‘Tell all the Truth but tell it slant’ – Emily Dickinson

“Spectators watching the fight between Hood and Thomas at Nashville, Tennessee, December 15, 1864”, Jacob Coonley

The Battle of Nashville, Tennessee, in the United States Civil War, lasted two days. It was fought over December 15 and 16, 1864. It represented the last of the large scale fighting in the war.

Over those two days, almost ten thousand combatants are known to have died – some six thousand Confederates and a little over three thousand Unionists.

In this photograph, taken on the first day of the battle, the photographer Jacob Coonley chooses not to place his camera and tripod amongst the spectators, which would have given him a clear view of the battle field below, but behind them.

In the distance beyond the onlookers, through a haze of smoke, we can just about make out the chaos and detritus of the battle field. We can only begin to imagine what those spectators are hearing and seeing from the relative safety of their raised vantage point. Some seem oblivious to Coonley’s presence, or do not wish to be identified, while others look directly towards the camera.

During the Civil War, a market developed for photographs of scenes from the war. Certain photographers became very wealthy selling images of scenes of the gory aftermath of battles; scenes which were often enhanced (faked) for compositional effect. It was deemed acceptable to display these images in your home.

Coonley’s image is not strictly one of these. It was intended simply as documentary evidence of what was happening and was not meant for mass reproduction and resale.

The photograph raises as many questions as it answers. All present are male. Why are they there? Why are they spectating the slaughter taking place below? Two of the figures seem to be in military uniform – why are they not involved in the distant battle?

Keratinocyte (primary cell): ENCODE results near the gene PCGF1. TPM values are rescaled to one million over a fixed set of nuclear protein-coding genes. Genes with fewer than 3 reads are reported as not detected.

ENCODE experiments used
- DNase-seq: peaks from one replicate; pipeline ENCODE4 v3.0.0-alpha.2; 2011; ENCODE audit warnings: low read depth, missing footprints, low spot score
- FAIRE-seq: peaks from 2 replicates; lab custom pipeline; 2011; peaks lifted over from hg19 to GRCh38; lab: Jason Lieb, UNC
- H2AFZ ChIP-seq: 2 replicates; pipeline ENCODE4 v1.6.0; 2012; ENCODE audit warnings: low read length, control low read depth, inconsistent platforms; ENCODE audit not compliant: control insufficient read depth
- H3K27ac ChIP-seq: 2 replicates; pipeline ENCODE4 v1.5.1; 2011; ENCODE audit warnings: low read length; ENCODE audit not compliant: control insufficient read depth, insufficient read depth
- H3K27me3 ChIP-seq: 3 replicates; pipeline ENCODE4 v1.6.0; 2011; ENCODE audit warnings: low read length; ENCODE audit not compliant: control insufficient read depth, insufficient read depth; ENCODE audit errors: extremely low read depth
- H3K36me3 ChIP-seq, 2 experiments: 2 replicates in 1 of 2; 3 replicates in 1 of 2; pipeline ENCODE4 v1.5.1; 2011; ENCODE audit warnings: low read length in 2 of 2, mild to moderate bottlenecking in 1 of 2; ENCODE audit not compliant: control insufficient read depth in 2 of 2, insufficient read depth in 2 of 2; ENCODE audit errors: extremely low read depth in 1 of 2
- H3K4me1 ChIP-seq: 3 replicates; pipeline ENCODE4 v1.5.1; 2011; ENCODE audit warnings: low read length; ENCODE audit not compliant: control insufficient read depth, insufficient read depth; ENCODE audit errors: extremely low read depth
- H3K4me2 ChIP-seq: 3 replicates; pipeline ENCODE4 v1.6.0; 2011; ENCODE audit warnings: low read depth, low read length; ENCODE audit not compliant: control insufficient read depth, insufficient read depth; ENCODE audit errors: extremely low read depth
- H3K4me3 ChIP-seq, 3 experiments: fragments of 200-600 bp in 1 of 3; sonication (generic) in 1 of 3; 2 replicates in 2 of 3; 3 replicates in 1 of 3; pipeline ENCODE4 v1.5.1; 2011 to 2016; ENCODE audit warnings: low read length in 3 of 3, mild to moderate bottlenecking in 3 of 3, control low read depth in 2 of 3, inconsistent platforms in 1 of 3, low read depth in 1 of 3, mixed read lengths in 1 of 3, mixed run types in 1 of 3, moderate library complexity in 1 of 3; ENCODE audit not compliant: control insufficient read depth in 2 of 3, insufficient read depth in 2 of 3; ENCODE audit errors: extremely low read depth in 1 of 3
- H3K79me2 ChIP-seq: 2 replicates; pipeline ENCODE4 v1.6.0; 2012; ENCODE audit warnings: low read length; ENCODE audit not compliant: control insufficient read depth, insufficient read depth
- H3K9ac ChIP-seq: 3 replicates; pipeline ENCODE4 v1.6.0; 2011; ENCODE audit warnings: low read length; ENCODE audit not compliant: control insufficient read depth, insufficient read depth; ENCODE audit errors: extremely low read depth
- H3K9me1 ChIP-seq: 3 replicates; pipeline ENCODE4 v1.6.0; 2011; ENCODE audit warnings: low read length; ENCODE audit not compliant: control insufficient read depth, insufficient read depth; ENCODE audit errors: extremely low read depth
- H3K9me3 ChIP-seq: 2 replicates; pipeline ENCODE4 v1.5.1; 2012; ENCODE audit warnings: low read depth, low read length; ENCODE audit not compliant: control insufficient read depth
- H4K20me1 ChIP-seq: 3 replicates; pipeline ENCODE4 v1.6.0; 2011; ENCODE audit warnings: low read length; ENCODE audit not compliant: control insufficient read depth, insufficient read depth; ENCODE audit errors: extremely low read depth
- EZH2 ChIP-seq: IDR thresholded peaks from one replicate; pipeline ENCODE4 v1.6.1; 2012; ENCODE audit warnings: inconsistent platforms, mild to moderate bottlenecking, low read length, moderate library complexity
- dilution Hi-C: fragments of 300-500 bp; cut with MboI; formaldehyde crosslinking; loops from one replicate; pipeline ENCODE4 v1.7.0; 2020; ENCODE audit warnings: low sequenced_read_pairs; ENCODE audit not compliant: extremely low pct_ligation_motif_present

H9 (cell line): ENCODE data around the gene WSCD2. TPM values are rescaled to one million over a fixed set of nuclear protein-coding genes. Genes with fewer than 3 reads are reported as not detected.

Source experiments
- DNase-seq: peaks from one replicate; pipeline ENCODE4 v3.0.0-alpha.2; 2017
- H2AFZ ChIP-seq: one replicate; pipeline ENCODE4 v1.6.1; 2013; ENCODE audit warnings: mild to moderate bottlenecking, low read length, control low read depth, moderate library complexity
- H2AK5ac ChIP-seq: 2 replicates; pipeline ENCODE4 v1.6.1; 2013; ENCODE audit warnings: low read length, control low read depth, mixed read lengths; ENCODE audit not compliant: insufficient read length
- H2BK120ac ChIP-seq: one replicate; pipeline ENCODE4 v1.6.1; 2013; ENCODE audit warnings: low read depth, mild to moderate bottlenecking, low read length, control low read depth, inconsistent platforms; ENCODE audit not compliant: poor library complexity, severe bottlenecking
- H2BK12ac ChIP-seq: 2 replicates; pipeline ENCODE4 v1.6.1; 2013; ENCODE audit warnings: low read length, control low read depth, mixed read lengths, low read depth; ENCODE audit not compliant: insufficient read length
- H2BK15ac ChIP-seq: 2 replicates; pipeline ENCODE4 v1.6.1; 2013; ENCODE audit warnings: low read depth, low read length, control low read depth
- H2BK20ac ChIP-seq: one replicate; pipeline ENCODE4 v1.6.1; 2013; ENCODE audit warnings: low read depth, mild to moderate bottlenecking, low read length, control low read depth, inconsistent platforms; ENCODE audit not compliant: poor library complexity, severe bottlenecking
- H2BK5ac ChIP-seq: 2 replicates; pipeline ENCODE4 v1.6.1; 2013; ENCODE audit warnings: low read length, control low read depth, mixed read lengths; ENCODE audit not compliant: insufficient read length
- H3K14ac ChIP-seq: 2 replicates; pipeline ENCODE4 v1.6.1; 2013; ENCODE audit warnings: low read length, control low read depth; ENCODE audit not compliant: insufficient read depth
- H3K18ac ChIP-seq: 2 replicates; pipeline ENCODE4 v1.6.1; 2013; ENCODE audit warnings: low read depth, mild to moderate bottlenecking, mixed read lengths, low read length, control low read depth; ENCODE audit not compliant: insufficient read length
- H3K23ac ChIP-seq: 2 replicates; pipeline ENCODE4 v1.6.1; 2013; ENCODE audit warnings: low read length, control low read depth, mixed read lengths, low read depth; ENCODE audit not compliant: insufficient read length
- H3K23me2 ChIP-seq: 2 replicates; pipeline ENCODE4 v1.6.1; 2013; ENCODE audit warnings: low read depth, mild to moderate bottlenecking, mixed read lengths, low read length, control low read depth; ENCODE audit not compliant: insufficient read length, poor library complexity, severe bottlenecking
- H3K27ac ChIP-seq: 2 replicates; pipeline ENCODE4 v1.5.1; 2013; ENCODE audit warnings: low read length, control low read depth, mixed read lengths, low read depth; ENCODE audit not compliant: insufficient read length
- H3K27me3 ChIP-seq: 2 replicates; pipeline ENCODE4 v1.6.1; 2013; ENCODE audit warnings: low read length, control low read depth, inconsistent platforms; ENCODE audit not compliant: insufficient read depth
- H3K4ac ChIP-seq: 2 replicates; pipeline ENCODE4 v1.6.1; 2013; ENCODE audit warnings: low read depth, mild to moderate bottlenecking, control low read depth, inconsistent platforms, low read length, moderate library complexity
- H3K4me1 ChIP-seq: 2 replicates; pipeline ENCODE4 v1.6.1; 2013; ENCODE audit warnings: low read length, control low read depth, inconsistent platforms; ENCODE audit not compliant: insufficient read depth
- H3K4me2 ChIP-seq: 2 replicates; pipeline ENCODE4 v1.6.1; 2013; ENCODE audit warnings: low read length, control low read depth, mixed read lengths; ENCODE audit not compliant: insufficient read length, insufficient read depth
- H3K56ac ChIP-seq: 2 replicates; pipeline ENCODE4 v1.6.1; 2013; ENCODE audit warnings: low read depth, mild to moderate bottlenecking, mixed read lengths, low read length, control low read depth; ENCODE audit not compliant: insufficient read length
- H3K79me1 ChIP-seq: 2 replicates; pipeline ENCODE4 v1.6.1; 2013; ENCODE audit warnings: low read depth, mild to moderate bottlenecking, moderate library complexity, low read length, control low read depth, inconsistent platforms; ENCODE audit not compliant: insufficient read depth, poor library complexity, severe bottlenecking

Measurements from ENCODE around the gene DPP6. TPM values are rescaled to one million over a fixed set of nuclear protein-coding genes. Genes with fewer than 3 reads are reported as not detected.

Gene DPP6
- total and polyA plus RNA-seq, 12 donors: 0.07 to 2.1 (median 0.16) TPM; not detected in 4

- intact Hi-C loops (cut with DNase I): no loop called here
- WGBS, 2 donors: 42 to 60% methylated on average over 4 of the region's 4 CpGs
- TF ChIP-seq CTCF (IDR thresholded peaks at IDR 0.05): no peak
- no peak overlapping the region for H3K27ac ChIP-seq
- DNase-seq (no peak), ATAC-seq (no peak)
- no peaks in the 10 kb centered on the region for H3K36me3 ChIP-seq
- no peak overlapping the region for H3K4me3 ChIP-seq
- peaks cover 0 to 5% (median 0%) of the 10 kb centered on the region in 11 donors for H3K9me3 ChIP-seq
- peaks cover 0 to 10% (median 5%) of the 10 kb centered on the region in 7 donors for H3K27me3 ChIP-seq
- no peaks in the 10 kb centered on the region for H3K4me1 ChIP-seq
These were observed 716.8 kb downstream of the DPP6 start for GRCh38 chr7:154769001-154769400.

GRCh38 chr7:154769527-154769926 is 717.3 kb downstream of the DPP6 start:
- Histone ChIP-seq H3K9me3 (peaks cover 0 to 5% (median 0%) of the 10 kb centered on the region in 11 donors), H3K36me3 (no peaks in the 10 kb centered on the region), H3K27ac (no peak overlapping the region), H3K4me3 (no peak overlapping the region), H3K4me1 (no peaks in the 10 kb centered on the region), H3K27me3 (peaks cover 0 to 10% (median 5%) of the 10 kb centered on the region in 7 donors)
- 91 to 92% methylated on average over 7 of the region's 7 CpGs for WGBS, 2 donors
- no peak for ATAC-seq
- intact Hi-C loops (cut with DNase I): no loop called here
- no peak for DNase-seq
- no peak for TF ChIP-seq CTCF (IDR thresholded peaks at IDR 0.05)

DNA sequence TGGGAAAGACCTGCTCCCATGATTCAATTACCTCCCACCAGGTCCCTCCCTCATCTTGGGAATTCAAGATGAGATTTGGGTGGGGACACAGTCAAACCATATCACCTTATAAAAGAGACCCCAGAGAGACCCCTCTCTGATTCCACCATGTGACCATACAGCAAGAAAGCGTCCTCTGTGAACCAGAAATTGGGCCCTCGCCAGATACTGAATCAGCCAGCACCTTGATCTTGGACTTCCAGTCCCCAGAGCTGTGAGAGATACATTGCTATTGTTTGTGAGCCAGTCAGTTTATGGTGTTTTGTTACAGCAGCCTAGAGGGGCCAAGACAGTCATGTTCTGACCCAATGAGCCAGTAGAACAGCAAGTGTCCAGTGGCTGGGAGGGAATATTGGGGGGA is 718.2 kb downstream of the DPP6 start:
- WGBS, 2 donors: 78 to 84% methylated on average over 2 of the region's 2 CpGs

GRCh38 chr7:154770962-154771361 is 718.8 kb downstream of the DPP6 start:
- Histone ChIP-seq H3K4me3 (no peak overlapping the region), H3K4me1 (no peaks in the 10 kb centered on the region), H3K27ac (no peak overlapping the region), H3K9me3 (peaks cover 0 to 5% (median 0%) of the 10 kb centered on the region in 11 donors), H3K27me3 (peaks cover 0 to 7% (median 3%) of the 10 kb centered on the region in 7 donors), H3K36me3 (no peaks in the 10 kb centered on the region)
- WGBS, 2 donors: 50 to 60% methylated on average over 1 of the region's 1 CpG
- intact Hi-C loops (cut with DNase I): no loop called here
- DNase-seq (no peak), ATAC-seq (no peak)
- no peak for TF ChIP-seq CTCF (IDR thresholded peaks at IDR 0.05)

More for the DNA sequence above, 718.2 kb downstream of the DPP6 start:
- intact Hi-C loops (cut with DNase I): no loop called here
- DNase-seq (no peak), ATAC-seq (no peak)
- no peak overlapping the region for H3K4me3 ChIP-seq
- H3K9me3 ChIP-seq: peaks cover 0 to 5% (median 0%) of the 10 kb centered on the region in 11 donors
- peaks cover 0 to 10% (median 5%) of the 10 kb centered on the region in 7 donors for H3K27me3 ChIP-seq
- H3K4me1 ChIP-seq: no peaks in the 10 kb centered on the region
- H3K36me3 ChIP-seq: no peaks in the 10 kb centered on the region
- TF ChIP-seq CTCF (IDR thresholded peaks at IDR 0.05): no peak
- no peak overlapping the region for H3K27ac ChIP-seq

Those of us who have witnessed the uninterrupted coverage of the Twin Towers in 2001 or more recently, the Grenfell Tower fire tragedy, have had reason to question what it is we are participating in, albeit from the safe remove of living-room television.

What is happening in the world of Coonley’s photograph is different. What reason do these men have to look on? In modern warfare, where all people are fair game, this would not happen. Have they a different moral compass to us? Or is it the case that we would all behave in the same way given the chance?

The snap-shot aesthetic of Coonley’s photograph only adds to its simple directness. The movement of some of the figures, caused by a long exposure, gives it a ghostly, surreal quality which almost allows us to disassociate ourselves from that time and place, but not quite. One can almost imagine a “caught in the act” guilt on the part of some who have acknowledged, by turning to look at the camera, that they have been witnessed bearing witness, so to speak.

During the emergence of Modernism in the nineteenth century, much was made of painting’s ability to create a truth that was higher and more universal than that of photography. The Symbolists, for example, spoke of emotional truths being of greater value than factual truths. Jacob Coonley’s photograph, in its simple directness, shows that a photographic truth can open a Pandora’s box of questions which may lie beyond the capabilities of painting.

This photograph has an almost naive subtlety – it requires a caption to make any sense at all of what is happening. But, Coonley’s image hints at many things, and it tells some truths, but it tells them slant.

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